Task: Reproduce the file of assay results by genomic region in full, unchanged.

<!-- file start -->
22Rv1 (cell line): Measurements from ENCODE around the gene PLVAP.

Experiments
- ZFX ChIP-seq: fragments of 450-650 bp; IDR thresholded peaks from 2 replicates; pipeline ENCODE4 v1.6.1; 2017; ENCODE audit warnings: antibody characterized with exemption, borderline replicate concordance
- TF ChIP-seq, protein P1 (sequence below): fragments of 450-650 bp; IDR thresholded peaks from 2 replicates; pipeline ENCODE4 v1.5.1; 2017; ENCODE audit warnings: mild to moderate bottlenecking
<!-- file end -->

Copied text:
22Rv1 (cell line): Measurements from ENCODE around the gene PLVAP.

Experiments
- ZFX ChIP-seq: fragments of 450-650 bp; IDR thresholded peaks from 2 replicates; pipeline ENCODE4 v1.6.1; 2017; ENCODE audit warnings: antibody characterized with exemption, borderline replicate concordance
- TF ChIP-seq, protein P1 (sequence below): fragments of 450-650 bp; IDR thresholded peaks from 2 replicates; pipeline ENCODE4 v1.5.1; 2017; ENCODE audit warnings: mild to moderate bottlenecking